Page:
We are not robots. There are times I am actually rather shocked at myself for getting upset or even having a feeling of elation. I don’t think it’s normal to feel shocked about it. I remind myself that I’m still a human being and I’m going to experience these emotions no matter what kind of work I do – no matter what kind of lifestyle, single or committed. Conversely, I feel good when I have had a nice chat in the lunchroom with a co-worker, of which our subject of conversation had nothing to do with work. That’s normal. Afterward, I feel at ease and good about working with this co-worker. We’ve learned how to freely converse with each other. Working quietly on a computer all day long, does little or nothing to aid in the art of conversation with other human beings. It’s good to force that isolating door open once in a while, and promote good karma.
In my early college days, I had a full-time job at a small Ma & Pa company in Glenn Ellyn. There were only about 12 of us, including the owner. One of the young fellows in the photo lab was so quiet, and kept to himself, that when he did greet anyone, it was a major event.
One day, and I don’t recall how we found out, (not by him, of course) that he was married and had 2 children! Who could keep that a secret at work? I asked him why he didn’t want any of us to know he had his own family and he just rolled his eyes quietly. I knew immediately what he meant. With only 12 people working at that place, on a full-time basis, the atmosphere became a toxic, gossipy haven of back biters. To make matters worse, the owner was the instigator!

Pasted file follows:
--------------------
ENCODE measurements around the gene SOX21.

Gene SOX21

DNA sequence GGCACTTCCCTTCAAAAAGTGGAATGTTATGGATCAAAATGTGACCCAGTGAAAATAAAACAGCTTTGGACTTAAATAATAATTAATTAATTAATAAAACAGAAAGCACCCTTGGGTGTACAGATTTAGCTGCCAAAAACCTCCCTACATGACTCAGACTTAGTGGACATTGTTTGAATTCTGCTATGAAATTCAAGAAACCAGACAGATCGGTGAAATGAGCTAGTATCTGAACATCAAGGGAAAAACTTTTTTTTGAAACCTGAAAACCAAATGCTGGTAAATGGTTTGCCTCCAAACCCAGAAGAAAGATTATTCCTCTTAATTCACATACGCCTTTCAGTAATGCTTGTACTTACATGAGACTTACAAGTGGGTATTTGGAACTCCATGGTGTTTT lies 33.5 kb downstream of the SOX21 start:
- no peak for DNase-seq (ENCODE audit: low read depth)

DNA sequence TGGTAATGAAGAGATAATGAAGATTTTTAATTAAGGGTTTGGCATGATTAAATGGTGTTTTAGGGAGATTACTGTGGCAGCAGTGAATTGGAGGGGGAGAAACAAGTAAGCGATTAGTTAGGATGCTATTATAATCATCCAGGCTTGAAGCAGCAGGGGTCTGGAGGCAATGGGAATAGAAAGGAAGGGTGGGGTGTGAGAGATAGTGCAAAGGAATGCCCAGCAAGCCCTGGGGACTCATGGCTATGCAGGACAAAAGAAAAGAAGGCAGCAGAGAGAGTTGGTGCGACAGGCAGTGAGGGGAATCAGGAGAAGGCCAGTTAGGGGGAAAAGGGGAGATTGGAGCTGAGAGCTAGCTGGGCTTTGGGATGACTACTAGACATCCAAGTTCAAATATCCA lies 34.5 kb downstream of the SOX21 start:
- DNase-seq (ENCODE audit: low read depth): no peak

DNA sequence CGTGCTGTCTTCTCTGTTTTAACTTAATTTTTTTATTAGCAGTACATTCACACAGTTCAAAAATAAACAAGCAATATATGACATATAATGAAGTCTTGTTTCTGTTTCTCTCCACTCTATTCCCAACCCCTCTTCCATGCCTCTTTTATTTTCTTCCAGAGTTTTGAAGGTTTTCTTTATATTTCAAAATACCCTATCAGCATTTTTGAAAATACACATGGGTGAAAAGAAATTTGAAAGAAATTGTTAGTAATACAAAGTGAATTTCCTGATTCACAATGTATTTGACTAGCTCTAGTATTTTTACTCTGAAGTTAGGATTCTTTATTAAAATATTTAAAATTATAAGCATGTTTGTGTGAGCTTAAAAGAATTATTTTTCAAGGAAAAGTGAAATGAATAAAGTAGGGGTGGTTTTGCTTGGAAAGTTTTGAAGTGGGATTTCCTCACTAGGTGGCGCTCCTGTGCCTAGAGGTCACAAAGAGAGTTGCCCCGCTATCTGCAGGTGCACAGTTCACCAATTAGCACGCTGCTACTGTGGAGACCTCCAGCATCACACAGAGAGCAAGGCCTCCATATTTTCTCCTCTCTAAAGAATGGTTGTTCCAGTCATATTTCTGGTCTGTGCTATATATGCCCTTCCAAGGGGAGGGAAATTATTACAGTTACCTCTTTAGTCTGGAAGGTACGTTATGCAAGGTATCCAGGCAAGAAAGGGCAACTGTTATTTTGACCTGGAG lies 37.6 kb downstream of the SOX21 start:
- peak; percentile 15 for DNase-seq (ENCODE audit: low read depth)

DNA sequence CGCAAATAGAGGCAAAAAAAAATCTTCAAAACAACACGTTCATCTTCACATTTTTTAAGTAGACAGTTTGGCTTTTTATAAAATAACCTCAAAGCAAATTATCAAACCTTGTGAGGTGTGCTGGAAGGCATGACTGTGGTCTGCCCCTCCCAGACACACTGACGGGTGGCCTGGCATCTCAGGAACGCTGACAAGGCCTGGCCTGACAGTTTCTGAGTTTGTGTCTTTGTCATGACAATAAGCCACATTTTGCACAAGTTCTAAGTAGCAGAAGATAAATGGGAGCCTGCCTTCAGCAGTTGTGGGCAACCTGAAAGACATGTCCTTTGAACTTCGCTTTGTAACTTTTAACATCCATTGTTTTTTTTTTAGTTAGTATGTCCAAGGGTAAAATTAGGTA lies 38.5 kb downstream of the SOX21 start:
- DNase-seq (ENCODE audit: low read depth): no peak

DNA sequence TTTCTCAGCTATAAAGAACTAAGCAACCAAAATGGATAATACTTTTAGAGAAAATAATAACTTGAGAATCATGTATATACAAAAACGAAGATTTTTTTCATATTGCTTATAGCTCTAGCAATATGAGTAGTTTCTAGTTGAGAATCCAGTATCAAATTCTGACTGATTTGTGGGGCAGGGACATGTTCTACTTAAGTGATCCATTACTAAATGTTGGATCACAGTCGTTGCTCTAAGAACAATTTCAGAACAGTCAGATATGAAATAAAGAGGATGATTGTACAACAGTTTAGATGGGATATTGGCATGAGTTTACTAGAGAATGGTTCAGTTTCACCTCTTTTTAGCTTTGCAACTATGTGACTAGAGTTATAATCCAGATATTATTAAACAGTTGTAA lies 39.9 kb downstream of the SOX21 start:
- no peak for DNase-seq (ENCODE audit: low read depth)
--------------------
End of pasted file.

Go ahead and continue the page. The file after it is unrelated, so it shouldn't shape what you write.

I don’t want to get too close to anyone at work either. It’s not because I don’t like my co-workers. It’s because I do like them. Could this be an age-related thing? Maybe. Maybe I’m just wise enough to foresee the pitfalls due to my work experience from retrospect. Well, so what if you go out for a drink after work with a co-worker – just one time. Will there be consequences? Maybe. Once you have become more personal with that co-worker, you have now taken the work relationship to a different level.
So I ask, should we treat each other at work like we are one, big, happy family? Should we be buddies? Should we go out together? The workgroup that plays together, stays together? Not to sound wishy-washy, but I think there is a balance to maintain. I don’t want to flat out say, no. I think one should exercise caution though, because if you don’t, the moment that there is the slightest dispute on the job or some personal ripple, you will have crossed the line between your job and your friendship. And when your paycheck becomes threatened, all bets are off. You will invariably defend your job!